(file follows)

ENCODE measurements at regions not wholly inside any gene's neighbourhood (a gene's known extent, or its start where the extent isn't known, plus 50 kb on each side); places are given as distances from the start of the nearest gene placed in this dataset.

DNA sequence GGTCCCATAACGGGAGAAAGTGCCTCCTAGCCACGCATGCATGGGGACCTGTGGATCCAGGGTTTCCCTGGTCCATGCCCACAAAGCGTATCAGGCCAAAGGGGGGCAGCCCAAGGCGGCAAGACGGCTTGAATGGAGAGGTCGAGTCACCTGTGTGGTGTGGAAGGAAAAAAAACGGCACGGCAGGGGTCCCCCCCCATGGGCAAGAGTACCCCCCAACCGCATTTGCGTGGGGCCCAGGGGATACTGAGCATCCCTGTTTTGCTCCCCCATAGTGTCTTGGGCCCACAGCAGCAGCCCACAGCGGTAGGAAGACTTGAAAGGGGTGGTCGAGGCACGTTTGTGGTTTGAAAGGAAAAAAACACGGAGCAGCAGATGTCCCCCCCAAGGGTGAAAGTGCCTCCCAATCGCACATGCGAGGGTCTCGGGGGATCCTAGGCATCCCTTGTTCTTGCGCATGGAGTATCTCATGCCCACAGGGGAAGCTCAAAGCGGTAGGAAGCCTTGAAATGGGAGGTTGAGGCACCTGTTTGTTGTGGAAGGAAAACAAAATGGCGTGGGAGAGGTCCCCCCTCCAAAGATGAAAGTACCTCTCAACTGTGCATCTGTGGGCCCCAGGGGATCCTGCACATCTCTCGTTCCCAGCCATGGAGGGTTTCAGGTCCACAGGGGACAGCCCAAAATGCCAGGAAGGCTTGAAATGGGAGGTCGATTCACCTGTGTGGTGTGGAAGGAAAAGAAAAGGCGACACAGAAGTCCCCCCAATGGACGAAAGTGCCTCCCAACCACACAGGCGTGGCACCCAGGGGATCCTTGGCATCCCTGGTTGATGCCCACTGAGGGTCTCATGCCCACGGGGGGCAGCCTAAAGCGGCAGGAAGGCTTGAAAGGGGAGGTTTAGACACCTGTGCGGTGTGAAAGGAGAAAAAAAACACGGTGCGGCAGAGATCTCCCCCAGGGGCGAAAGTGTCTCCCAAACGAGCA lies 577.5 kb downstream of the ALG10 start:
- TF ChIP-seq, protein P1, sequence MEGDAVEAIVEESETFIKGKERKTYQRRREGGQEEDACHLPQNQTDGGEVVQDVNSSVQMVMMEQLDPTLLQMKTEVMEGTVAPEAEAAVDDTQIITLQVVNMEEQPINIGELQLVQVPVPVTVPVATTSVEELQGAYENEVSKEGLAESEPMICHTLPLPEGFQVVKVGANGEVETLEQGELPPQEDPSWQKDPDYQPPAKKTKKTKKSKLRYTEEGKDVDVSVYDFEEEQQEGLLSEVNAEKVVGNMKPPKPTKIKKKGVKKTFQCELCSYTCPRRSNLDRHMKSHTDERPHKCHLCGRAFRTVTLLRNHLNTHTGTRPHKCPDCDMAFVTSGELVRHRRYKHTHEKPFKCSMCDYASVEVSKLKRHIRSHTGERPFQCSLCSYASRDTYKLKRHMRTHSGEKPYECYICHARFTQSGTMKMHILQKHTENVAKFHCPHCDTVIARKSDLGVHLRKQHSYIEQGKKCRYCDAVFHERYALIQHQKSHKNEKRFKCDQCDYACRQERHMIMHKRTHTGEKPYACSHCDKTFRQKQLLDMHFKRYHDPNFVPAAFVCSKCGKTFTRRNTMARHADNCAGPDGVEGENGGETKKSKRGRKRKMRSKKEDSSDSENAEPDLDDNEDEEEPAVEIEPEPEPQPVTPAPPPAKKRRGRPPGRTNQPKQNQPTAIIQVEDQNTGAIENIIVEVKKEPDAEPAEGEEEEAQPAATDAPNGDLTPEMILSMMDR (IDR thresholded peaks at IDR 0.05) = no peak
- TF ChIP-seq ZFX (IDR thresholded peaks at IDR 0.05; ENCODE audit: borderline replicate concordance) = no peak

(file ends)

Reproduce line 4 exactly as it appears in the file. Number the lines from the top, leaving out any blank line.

- TF ChIP-seq ZFX (IDR thresholded peaks at IDR 0.05; ENCODE audit: borderline replicate concordance) = no peak